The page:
On tomorrow’s edition of “Two Way Street,” we’re exploring the work and life of Georgian Flannery O’Connor. Her works “Wise Blood” and “A Good Man is Hard to Find” earned her a reputation as one most important writers of the 20th Century. The making of that reputation is the focus of tomorrow’s conversation. It’s also the subject of Daniel Moran’s book, “Creating Flannery O’Connor: Her Critics, Her Publishers, Her Readers.” Moran joined us to discuss O’Connor’s life, work, and place within the cannon of American literature. 

Almost all of O’Connor’s work, which includes two novels and numerous short stories, have a common theme: she wants to reveal the mystery of God’s grace as it operates in everyday life. But because she chose to depict salvation through dark and often grotesque characters, her deep religious commitments weren’t always apparent to readers and to some critics.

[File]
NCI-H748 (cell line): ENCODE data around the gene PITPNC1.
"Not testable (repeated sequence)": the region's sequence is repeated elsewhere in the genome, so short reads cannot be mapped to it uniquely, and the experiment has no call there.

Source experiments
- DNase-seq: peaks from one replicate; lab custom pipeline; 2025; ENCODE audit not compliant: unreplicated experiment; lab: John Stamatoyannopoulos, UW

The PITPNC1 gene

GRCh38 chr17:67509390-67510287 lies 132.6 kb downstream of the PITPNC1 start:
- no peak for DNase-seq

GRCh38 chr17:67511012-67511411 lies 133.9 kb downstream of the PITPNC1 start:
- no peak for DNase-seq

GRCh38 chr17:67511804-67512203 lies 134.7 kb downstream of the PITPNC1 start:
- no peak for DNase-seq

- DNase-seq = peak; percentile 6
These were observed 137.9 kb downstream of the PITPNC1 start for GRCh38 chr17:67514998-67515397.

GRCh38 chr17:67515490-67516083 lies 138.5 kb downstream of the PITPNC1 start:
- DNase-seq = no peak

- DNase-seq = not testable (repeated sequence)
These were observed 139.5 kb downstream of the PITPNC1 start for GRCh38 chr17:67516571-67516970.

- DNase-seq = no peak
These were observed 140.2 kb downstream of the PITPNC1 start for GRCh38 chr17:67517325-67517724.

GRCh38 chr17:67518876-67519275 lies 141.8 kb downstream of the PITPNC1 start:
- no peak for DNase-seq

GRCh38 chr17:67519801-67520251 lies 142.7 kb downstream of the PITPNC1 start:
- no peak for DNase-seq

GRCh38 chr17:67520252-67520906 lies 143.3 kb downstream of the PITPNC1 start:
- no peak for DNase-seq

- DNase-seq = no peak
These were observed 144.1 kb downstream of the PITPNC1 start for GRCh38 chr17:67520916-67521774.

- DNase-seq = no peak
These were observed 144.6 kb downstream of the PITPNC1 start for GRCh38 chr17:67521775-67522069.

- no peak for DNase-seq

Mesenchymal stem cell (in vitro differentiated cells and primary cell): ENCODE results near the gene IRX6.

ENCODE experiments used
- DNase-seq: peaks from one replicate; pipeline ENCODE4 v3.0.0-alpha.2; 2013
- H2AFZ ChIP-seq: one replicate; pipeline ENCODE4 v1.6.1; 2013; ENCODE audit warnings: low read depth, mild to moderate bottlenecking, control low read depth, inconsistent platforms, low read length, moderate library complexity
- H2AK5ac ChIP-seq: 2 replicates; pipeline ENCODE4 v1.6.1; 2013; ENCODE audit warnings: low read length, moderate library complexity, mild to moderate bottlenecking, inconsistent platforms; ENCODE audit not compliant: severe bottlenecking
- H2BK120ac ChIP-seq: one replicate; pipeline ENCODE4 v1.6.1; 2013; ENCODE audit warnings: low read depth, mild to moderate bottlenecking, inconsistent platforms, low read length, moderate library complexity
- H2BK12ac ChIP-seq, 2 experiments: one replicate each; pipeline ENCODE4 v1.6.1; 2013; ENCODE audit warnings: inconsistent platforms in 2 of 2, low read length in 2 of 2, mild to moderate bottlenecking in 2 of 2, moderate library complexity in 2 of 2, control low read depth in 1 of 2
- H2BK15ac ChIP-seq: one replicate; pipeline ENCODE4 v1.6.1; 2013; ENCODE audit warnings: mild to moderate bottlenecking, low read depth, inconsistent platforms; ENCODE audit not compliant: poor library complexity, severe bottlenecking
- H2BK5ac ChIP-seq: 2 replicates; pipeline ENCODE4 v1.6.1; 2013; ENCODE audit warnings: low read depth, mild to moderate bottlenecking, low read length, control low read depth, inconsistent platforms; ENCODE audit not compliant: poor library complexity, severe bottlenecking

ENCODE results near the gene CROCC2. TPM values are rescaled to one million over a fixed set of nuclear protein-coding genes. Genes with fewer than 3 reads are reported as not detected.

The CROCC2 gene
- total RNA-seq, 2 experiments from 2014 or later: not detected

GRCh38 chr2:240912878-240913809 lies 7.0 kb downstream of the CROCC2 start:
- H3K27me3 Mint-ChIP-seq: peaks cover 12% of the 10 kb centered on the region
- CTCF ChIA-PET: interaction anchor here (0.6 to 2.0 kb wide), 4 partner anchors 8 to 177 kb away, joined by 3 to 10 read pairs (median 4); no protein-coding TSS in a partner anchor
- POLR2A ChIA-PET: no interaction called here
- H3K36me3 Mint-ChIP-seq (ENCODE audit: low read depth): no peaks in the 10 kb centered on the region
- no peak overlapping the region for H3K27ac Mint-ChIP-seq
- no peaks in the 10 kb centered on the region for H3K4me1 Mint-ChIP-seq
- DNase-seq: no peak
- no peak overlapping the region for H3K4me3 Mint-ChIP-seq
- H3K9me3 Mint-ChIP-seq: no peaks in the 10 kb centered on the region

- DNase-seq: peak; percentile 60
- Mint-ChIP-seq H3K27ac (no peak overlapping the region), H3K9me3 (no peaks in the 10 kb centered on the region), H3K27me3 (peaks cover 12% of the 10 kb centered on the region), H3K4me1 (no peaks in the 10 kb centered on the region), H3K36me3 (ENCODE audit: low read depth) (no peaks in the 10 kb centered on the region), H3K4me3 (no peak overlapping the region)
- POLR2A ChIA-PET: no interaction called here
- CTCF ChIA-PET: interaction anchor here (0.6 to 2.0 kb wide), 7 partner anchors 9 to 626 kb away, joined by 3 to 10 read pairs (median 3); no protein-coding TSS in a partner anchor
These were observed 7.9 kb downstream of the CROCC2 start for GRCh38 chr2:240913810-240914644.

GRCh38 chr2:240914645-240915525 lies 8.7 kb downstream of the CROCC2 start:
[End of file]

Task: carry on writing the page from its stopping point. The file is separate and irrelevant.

“If somebody had said to me when I was much younger, ‘oh read this collection of stories or novels—they’re about Catholic ideas.’ I would’ve scratched my head,” Moran tells us. He explains why disturbing characters, such as The Misfit and Hazel Motes, are O’Connor’s way of getting at Catholic truths. 
We also explore the common stories associated with O’Connor. Her first taste of celebrity came at age six when she was featured in a newsreel for teaching a chicken how to walk backwards. “That [story] is the equivalent of her chopping down the Cherry Tree,” Moran says. Another popular story purports that O’Connor’s Southern accent was so thick that at the Iowa Writers’ Workshop she had to write down her words in order to be understood. Moran weighs in on the veracity of that story tomorrow on “Two Way Street.”